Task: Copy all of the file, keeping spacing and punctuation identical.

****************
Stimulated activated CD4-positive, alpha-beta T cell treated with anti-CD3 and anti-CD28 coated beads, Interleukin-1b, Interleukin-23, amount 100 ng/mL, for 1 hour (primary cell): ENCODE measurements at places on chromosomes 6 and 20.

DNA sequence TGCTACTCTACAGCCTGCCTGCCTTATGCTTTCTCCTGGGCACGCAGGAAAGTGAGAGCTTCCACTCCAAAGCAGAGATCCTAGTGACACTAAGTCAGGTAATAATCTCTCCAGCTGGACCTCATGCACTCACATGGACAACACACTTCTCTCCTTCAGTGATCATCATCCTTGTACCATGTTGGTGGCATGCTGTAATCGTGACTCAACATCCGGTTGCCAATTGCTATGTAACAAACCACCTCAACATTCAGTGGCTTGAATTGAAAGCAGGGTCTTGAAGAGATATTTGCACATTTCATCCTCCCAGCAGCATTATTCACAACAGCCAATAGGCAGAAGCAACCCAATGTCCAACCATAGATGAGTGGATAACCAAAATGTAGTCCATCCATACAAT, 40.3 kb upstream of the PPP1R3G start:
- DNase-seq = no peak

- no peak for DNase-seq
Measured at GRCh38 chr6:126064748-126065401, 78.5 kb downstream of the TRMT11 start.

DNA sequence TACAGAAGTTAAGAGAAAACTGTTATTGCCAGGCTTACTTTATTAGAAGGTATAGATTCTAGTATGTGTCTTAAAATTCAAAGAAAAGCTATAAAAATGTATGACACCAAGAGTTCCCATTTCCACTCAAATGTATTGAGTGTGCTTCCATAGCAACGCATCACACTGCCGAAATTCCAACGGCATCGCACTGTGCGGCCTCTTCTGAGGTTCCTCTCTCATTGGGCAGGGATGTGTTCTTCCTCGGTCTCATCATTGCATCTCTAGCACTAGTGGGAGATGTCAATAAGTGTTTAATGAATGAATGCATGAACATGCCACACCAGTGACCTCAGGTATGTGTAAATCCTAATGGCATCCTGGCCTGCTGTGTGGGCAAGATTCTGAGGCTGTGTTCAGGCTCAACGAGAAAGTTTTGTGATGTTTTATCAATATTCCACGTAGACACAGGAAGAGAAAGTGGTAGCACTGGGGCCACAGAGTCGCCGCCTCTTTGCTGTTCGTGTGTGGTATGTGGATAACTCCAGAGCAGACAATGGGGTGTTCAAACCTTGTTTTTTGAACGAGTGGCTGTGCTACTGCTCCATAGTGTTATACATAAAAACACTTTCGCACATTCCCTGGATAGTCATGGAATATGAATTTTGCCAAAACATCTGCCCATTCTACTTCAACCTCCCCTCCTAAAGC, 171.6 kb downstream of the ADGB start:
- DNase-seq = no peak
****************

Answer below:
Stimulated activated CD4-positive, alpha-beta T cell treated with anti-CD3 and anti-CD28 coated beads, Interleukin-1b, Interleukin-23, amount 100 ng/mL, for 1 hour (primary cell): ENCODE measurements at places on chromosomes 6 and 20.

DNA sequence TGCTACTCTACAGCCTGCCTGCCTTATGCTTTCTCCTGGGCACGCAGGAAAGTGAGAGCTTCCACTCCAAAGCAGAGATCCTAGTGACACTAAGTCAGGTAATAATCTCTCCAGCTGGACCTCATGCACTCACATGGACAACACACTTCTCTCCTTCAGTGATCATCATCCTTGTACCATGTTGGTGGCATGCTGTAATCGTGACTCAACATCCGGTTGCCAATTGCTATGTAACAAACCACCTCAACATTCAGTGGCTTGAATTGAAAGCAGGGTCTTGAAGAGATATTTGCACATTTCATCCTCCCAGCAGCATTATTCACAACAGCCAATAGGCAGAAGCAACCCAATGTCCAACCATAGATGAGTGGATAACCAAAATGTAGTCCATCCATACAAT, 40.3 kb upstream of the PPP1R3G start:
- DNase-seq = no peak

- no peak for DNase-seq
Measured at GRCh38 chr6:126064748-126065401, 78.5 kb downstream of the TRMT11 start.

DNA sequence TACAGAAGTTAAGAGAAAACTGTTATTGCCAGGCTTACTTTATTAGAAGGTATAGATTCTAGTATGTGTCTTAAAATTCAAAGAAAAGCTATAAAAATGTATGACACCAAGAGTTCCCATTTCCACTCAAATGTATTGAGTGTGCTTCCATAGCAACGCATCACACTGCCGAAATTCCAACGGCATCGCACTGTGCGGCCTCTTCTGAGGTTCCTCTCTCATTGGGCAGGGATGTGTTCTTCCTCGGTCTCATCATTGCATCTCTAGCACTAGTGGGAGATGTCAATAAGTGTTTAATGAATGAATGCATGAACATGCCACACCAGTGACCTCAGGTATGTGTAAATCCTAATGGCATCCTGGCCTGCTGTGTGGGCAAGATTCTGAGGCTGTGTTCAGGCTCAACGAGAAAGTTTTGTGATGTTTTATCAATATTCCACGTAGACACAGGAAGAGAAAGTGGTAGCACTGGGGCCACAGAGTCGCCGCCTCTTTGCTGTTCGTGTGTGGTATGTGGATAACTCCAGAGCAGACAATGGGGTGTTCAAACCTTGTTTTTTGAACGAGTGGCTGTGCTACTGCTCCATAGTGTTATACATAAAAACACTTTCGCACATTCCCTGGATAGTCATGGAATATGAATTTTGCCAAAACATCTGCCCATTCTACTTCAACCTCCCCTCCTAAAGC, 171.6 kb downstream of the ADGB start:
- DNase-seq = no peak